back to article You want a 6% Google Tax? Get lost, German copyright bods told

After months of deliberations, Germany's national arbitration board on copyright has told German copyright collection company VG Media to go whistle over its proposal for a six per cent “Google Tax”. Although the ancillary copyright tax law does indeed apply to Google, said the board, which is part of the German Patent …

  1. Anonymous Coward

    intellectual property...

    Since when do we call eight words "intellectual property" ?

    1. Phil O'Sophical Silver badge

      Re: intellectual property...

      If they're German words eight is probably enough for a short novel.

    2. big_D Silver badge

      Re: intellectual property...

      It was mainly the Axel Springer group. They were complaining that they were losing money, because people read the synopsis in Google News and never clicked through, so Google kept the ad revenue.

      After the law was implemented, Axel Springer rubbed their collective hands in glee, until they realised that Google simply delisted them. Most sensible publishers had already told Google to go ahead and carry on with what they were doing, they would waive the fee.

      After their page impressions plummeted, AS pretty much threw in the towel on round 1.

      1. This post has been deleted by its author

        1. The Travelling Dangleberries

          Re: intellectual property...

          @ Larry F54

          That book should be a compulsory text for everyone who goes through the school system. For so many reasons. It is one of my favourite books. I have only read it in English and Norwegian translation. When reading it in Norwegian it took me three attempts to get through the first three or so pages the "disclaimer" at the start of the first chapter. I had forgotten how densely written the mock legaleese was. A modern classic well worth reading (in any language of your choosing).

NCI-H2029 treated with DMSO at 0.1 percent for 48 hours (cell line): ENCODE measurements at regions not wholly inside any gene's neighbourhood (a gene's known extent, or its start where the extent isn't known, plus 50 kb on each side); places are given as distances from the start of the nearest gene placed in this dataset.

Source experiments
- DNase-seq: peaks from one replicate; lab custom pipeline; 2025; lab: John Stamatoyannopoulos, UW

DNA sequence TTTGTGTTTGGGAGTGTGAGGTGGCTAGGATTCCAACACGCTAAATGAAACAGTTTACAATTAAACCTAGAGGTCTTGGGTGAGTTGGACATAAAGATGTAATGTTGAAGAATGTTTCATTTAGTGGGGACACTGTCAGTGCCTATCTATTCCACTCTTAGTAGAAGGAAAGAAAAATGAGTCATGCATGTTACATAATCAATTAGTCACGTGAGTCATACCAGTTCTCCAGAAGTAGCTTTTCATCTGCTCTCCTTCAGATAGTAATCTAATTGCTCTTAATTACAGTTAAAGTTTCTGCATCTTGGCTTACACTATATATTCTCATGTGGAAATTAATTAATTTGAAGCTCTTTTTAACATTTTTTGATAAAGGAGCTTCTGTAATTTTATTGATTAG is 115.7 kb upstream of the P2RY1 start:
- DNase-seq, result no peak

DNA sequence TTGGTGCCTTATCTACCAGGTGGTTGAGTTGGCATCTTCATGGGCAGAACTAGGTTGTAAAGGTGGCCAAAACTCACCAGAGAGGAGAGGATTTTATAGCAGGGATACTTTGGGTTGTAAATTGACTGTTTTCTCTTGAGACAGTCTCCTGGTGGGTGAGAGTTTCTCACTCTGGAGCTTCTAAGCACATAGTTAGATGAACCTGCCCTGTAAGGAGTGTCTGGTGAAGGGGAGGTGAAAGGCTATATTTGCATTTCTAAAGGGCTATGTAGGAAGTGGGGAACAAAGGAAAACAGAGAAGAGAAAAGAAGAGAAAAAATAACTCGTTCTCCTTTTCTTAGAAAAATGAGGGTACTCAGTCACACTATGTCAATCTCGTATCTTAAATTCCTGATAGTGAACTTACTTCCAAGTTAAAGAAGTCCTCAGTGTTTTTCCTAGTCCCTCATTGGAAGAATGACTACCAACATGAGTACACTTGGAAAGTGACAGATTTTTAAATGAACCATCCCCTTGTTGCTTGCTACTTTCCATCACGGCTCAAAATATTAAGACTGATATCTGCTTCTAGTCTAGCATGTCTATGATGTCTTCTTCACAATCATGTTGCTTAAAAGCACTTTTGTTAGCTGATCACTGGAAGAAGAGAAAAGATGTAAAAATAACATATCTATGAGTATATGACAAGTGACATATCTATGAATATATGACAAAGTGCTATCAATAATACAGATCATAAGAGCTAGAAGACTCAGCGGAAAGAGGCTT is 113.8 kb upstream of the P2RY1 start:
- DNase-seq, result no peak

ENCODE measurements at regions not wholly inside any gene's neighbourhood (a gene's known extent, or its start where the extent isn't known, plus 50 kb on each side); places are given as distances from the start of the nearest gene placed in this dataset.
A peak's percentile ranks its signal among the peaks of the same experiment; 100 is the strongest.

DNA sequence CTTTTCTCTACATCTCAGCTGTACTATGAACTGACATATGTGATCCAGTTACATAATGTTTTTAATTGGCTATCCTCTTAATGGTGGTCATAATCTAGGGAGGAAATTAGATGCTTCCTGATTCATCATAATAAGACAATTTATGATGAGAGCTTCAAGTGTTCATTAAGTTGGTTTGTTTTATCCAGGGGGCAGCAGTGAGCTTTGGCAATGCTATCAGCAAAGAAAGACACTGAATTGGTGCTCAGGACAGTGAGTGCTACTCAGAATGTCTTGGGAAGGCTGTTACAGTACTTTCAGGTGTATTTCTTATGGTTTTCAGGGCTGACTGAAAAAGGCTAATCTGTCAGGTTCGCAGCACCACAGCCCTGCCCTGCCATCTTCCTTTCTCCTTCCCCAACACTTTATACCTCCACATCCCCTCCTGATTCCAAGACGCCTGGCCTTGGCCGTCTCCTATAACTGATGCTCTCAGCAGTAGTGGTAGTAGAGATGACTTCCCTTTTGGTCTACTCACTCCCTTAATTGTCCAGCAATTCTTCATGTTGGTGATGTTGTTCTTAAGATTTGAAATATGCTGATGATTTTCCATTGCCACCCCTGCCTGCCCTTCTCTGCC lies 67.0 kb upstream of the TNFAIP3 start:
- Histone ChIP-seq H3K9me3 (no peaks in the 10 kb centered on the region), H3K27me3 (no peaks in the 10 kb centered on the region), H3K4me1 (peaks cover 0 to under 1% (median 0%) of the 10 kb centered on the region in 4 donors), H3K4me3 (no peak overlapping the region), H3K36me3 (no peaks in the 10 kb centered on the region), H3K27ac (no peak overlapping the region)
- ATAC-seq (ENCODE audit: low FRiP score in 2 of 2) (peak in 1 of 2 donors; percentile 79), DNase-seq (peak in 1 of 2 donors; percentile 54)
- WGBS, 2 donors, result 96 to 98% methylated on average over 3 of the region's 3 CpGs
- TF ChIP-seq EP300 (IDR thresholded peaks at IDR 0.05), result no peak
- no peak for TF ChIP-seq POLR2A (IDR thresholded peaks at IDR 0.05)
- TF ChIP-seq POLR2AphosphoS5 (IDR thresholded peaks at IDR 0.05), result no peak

3. TitterYeNot

      Re: intellectual property...

      "Since when do we call eight words "intellectual property" ?"

      Chapter 1.

      Rindfleischetikettierungsüberwachungsaufgabenübertragungsgesetz und donaudampfschifffahrtselektrizitätenhauptbetriebswerkbauunterbeamtengesellschaft mit siebenhundertsiebenundsiebzigtausendsiebenhundertsiebenundsiebzig massenkommunikationsdienstleistungsunternehmen ist sozialversicherungsfachangestelltenauszubildender.

      Chapter 2...

  2. Christoph

    If they don't want Google to show snippets, Google provides a simple method for them to tell Google in great detail how to index their news site. They can very easily switch off snippets - and accept the resultant drop in click-through to their site, and loss of their revenue.

    1. big_D Silver badge

      The problem is, they don't want Google to stop, they want Google to pay... After the law in Germany was passed, Google pro-actively stopped listing certain news sites, until the sites complained that they weren't getting any visitors and agreed to waive the payments.

      1. ratfox

        Money goes the other way

        The Spain experiment shows that publishers are actually benefiting from news aggregators rather than the reverse. In fact, if I remember correctly, publishers who want their articles to show up on Yahoo News actually have to pay Yahoo.

        Considering Google's whole profits come from getting paid to show links to websites, they probably have a very good knowledge of who profits from what. It is understandable that they refuse to pay up.

  3. Anonymous Coward
    Anonymous Coward

    cry me a river....